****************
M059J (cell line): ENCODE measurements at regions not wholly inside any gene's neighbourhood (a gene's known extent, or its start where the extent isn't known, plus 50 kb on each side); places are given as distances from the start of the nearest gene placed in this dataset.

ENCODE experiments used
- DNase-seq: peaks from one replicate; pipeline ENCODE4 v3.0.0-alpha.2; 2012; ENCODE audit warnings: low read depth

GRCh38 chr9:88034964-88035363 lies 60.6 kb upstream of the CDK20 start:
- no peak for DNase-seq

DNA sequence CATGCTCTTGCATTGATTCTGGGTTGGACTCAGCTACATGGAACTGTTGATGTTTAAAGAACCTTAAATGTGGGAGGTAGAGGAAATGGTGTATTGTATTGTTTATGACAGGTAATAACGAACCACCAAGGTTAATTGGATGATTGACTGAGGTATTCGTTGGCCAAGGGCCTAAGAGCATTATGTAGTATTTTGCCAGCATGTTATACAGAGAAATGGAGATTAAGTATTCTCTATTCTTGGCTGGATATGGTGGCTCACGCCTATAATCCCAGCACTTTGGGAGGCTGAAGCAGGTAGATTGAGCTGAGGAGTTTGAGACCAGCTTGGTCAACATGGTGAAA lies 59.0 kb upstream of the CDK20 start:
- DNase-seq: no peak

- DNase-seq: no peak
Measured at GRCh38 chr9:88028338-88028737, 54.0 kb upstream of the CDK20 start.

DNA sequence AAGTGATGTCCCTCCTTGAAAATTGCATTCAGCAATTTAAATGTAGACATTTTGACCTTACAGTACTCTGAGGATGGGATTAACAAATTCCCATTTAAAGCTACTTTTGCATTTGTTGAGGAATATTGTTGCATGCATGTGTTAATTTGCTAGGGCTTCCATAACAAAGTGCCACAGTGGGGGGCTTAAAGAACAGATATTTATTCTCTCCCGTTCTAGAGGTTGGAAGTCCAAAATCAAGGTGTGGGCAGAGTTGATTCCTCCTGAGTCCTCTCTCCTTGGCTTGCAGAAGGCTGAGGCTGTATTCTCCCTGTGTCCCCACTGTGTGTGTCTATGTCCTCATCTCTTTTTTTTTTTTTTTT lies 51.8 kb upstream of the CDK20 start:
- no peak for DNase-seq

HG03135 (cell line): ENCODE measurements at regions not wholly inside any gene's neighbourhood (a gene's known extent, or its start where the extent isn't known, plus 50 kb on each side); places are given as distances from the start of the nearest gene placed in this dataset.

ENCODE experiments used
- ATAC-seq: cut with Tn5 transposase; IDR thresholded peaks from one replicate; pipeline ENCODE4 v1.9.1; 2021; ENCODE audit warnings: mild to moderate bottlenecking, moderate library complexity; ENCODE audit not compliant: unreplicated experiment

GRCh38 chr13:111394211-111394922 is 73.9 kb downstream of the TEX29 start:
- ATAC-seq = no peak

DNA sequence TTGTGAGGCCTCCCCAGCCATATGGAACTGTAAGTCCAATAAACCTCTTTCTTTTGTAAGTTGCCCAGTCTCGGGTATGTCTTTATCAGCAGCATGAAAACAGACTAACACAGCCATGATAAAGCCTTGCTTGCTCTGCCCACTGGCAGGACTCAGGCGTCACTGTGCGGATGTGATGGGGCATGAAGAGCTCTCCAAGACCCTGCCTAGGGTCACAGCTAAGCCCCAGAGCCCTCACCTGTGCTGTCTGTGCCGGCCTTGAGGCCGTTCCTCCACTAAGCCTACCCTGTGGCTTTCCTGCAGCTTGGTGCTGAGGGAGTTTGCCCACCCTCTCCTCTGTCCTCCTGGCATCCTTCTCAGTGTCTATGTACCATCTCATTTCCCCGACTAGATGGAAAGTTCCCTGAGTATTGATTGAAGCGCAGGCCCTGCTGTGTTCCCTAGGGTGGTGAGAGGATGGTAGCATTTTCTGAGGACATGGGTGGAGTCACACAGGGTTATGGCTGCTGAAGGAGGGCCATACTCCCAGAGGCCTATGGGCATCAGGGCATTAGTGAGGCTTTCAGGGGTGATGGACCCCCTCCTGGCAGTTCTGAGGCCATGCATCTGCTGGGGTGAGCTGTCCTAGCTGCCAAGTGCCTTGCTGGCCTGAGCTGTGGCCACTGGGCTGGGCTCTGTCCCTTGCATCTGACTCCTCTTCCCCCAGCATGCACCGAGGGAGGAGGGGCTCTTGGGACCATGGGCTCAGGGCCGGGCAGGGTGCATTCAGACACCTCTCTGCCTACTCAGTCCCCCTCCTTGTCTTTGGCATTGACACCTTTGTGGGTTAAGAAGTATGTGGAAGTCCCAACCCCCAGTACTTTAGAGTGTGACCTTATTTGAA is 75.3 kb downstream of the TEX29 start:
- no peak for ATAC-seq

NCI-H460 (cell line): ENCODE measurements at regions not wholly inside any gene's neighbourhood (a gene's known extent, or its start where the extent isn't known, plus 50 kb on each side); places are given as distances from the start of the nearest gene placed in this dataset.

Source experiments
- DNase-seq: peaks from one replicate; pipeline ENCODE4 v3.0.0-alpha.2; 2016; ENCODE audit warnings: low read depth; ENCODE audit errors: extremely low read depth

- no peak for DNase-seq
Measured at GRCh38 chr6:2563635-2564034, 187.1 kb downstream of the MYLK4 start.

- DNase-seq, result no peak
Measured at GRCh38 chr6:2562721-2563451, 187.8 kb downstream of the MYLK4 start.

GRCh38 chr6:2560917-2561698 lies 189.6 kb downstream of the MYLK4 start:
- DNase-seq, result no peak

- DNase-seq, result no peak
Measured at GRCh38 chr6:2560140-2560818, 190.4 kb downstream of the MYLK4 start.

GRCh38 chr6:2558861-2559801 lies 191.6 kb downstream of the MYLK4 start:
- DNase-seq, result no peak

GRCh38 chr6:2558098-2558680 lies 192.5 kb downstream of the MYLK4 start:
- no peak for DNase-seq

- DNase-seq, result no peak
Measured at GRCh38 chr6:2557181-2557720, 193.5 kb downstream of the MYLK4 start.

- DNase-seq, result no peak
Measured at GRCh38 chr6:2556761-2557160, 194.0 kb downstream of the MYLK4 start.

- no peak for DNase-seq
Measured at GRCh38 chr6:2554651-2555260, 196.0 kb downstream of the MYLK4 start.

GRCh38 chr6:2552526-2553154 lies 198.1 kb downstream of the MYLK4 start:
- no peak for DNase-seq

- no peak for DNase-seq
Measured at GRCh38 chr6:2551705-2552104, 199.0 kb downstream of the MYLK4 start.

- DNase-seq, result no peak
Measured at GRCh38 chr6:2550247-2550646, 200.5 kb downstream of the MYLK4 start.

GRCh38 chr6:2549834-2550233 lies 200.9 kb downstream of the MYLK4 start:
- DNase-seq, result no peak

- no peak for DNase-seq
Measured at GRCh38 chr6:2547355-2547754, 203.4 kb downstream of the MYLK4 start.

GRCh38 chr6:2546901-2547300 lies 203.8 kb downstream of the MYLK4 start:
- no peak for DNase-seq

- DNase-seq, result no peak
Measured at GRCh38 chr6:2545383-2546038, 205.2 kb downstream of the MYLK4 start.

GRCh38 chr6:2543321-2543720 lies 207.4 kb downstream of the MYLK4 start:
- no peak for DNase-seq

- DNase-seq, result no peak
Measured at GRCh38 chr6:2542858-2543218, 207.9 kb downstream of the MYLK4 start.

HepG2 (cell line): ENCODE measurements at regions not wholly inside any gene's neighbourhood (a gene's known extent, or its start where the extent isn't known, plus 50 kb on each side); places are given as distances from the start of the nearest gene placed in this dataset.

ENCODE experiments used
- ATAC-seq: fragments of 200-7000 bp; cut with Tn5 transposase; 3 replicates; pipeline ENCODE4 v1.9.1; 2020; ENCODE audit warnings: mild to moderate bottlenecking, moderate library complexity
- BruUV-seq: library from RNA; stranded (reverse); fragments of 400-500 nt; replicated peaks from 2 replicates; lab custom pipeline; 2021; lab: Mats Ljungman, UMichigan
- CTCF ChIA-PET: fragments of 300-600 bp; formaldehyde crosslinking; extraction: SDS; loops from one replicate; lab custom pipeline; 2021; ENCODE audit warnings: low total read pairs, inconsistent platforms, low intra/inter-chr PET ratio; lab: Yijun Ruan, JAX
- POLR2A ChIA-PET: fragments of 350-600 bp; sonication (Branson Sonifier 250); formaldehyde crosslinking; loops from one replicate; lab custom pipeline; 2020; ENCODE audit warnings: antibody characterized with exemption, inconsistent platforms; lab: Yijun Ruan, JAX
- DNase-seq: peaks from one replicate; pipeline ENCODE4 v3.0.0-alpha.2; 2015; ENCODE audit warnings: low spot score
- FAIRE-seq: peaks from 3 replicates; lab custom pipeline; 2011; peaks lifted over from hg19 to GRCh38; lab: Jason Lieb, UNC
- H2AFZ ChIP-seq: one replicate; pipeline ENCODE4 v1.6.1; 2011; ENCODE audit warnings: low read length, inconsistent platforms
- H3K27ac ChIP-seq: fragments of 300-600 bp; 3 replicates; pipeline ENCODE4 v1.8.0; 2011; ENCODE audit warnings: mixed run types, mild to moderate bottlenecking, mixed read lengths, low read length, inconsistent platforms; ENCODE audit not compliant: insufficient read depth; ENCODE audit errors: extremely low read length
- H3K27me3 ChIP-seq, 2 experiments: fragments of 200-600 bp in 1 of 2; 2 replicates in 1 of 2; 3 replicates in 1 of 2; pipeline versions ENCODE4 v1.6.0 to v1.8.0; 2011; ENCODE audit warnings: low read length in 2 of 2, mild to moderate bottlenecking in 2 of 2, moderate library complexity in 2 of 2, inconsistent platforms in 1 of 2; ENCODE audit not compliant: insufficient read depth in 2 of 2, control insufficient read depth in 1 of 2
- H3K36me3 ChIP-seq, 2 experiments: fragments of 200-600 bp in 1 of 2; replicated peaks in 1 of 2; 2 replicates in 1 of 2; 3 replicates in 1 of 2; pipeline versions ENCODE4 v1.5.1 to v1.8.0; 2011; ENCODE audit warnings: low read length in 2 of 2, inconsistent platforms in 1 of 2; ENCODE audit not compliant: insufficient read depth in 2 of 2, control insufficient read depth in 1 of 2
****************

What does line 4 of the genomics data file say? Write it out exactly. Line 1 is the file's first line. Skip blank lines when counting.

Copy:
GRCh38 chr9:88034964-88035363 lies 60.6 kb upstream of the CDK20 start: